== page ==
The player that sticks out for a more traditional final-round buy is Charl Schwartzel. He ranks fourth in the field tee-to-green this week and was the top player in the field on Saturday in that category. His 6-under round was strong, but it would’ve been notably better if he could simply get the ball in the hole.

Schwartzel lost .83 strokes to the field on the greens, and it was his first round of the week where the putter struggled. I expect him to be able to bounce back with the flat stick on Sunday and be in a position to pressure the leaders in his grouping down the stretch. He’s a player that has been improving throughout the year, and at +1100 he’s a solid buy to be the next older player for a resurgent win this season.

I’ll go to the well for a third time this week on Doc Redman, but it’s time I reverse course. I really underrated the improvement he showed with his ball striking in Round 2, and that continued on Saturday. The issue for him in Round 3 was that while his ball striking was dialed in, he predictably lost the hot putter he had in the first two rounds.

Redman was still able to post a three-under round and stay within shouting distance of the lead going into the final round. If he can put it all together for 18 holes on Sunday and gets a little bit of help from the top of the leaderboard, +3700 on FanDuel is a solid number for a potential longshot win.

3 Golfers to Fade in Round 4

I’m buying two of the three players in the final group, so by default I am fading the leader Sam Burns. I do think things will get interesting on Sunday as there are a number of players that could work their way into pressuring Burns down the stretch, and two of them are in his group.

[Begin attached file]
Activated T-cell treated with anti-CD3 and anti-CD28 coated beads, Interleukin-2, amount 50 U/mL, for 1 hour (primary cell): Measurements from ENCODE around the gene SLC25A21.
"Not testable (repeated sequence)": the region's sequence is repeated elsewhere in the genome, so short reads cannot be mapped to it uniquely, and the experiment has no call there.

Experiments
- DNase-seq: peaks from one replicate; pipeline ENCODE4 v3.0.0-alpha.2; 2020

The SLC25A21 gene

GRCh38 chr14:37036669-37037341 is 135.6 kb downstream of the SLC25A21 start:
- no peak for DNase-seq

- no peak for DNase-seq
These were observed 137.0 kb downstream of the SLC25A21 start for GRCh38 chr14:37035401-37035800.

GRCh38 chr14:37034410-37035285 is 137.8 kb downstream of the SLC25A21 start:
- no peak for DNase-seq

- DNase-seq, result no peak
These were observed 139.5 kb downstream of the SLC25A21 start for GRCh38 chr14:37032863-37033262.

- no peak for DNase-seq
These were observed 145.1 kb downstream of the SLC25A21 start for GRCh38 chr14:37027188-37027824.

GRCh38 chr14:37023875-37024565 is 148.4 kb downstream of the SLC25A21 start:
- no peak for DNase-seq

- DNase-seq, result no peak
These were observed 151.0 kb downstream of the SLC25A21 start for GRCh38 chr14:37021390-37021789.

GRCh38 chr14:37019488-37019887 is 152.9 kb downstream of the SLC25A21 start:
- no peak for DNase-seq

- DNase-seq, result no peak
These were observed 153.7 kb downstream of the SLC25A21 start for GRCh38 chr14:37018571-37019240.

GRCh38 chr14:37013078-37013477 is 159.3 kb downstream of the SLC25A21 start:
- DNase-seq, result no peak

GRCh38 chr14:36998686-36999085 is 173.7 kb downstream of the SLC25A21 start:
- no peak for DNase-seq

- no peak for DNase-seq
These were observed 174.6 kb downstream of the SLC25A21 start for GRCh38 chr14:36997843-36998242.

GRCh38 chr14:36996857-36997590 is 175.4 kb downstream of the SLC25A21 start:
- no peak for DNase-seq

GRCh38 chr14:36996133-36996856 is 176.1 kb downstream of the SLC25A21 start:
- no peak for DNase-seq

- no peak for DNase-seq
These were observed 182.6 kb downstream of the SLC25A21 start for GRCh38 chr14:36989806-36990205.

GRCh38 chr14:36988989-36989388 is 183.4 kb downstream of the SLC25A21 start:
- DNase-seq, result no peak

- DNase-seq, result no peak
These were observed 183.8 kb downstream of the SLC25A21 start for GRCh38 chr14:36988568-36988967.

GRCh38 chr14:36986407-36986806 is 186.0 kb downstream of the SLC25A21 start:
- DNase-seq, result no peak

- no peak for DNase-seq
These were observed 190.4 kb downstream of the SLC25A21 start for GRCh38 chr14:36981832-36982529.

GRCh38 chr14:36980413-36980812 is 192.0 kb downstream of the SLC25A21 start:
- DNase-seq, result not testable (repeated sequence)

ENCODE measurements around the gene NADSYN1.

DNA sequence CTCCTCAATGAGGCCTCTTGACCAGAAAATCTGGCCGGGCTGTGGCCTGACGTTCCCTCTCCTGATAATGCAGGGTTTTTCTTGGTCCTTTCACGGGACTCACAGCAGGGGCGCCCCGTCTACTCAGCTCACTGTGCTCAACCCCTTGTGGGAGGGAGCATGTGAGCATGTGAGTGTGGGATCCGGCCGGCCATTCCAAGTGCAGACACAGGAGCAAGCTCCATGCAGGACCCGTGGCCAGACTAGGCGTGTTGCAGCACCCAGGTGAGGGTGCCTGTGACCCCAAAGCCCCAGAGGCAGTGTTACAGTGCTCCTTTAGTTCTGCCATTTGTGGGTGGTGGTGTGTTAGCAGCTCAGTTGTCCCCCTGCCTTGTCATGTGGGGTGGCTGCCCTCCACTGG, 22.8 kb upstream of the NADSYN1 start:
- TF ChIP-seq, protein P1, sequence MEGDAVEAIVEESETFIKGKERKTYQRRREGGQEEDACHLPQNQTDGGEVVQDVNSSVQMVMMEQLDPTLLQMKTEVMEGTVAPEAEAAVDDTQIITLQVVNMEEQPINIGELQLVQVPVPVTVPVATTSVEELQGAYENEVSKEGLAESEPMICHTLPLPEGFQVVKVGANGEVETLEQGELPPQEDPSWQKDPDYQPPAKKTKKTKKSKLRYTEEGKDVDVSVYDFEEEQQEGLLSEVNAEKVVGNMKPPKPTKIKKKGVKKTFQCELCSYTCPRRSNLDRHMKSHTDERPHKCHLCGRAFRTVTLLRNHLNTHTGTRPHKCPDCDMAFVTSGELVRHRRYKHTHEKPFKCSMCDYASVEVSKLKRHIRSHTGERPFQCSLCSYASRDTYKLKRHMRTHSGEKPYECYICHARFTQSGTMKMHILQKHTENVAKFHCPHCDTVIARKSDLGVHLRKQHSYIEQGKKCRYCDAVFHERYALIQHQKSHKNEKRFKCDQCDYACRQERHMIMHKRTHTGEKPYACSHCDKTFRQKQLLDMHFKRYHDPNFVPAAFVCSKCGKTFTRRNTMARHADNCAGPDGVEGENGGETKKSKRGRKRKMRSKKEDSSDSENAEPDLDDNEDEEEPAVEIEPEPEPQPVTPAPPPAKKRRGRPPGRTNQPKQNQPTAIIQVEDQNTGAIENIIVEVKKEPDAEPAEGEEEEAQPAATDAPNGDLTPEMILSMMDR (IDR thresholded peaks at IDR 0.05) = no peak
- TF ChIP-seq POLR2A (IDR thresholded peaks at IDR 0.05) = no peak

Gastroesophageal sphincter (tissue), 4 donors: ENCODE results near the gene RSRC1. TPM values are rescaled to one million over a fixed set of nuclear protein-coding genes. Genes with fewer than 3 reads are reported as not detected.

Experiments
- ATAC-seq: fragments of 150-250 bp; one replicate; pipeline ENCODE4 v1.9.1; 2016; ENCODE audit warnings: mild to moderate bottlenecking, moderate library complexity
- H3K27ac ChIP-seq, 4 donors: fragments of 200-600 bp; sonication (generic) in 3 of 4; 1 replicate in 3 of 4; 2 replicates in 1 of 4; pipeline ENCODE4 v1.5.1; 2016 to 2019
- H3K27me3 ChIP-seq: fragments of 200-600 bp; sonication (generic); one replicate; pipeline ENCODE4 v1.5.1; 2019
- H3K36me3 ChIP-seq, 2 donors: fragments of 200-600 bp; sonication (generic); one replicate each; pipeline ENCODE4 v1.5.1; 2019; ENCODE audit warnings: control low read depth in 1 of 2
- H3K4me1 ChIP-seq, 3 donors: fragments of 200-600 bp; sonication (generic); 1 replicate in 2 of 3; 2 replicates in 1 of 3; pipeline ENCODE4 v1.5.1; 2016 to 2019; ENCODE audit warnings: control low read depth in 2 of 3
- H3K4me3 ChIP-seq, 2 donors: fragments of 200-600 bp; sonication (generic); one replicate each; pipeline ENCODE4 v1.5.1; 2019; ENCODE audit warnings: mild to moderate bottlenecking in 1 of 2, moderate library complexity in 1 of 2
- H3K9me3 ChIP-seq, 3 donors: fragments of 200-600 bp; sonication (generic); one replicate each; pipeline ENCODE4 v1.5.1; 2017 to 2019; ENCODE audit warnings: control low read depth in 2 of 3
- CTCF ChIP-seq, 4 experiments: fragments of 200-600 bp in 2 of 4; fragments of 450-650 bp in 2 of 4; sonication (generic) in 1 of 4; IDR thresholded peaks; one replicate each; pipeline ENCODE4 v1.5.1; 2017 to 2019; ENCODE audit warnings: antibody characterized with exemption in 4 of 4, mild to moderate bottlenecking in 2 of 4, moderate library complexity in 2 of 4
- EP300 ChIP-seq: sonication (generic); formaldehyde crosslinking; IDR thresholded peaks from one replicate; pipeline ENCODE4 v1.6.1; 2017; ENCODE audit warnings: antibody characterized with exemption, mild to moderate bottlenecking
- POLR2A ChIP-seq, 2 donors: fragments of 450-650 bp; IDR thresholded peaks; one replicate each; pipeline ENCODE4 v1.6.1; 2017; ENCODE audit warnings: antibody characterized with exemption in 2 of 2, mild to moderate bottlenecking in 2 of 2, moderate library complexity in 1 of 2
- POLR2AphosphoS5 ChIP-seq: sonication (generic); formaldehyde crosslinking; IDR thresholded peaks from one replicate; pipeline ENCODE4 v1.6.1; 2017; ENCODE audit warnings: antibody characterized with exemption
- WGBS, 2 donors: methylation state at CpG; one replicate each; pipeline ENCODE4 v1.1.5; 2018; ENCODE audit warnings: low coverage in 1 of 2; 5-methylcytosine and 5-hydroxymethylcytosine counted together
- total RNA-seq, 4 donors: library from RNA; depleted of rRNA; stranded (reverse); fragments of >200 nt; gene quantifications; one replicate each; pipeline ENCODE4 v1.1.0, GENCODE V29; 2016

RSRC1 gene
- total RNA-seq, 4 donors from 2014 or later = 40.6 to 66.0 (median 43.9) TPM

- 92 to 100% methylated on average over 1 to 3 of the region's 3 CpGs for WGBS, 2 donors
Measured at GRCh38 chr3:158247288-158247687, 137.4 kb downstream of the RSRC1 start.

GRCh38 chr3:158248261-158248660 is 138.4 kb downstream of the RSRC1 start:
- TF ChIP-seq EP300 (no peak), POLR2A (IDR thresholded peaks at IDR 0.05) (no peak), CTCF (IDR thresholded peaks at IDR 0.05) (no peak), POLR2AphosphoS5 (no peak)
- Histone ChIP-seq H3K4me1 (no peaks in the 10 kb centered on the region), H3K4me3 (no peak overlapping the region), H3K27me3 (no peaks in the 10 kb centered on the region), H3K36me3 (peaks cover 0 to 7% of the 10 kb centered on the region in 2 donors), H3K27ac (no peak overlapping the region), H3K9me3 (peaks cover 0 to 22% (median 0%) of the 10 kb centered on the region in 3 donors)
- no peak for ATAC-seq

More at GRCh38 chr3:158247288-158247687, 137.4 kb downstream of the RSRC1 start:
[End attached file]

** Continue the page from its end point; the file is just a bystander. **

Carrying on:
He remained solid on Saturday as he plodded his way around TPC Craig Ranch, taking advantage of the Par 5s and mostly avoiding mistakes. Burns was cold on the putting greens in the third round as he lost nearly a stroke-and-a-half to the field with the flat stick. He was also merely field average ball striking on the day, which isn’t likely to be good enough if that happens again in the final round. I’m planting my flag here on the fade, but it’s a bit jaded with my preexisting K.H. Lee ticket that I am hoping to bring home.

My next fade is on Burns’ playing partner in the final group on Saturday, Alex Noren. It was really a struggle throughout the day for the Swede as he lost strokes to the field in all categories tee-to-green. He lost nearly two strokes to the field in that metric, which was impacted mostly by more than a stroke lost on approach. Noren was still able to salvage an under-par round as he holed an eagle from off the green at the fifth hole, which matched his two-under score. I think it will be tough for him to bounce back in a positive way on Sunday, knowing that he really let a good chance slip in the third round.

Seamus Power checks in as my third and final fade of the week. I was surprised to see his data after what was a great 5-under round on Saturday. He was able to climb into a tie for seventh with a bogey-free round, but digging deeper, he did it entirely on and around the greens.

Power’s biggest shot of the day was a hole-out from the greenside bunker on the short Par 4 14th for eagle, which really shot his name up the leaderboard. He would also birdie three of the Par 5s in his round, though none came easy as he struggled getting into position tee-to-green. I expect we see his name drop from the first page of the leaderboard on Sunday unless he finds something in his ball striking leading into the final round.

Strokes Gained Data for All Players in Round 3

How would you rate this article?

This site contains commercial content. We may be compensated for the links provided on this page. The content on this page is for informational purposes only. Action Network makes no representation or warranty as to the accuracy of the information given or the outcome of any game or event.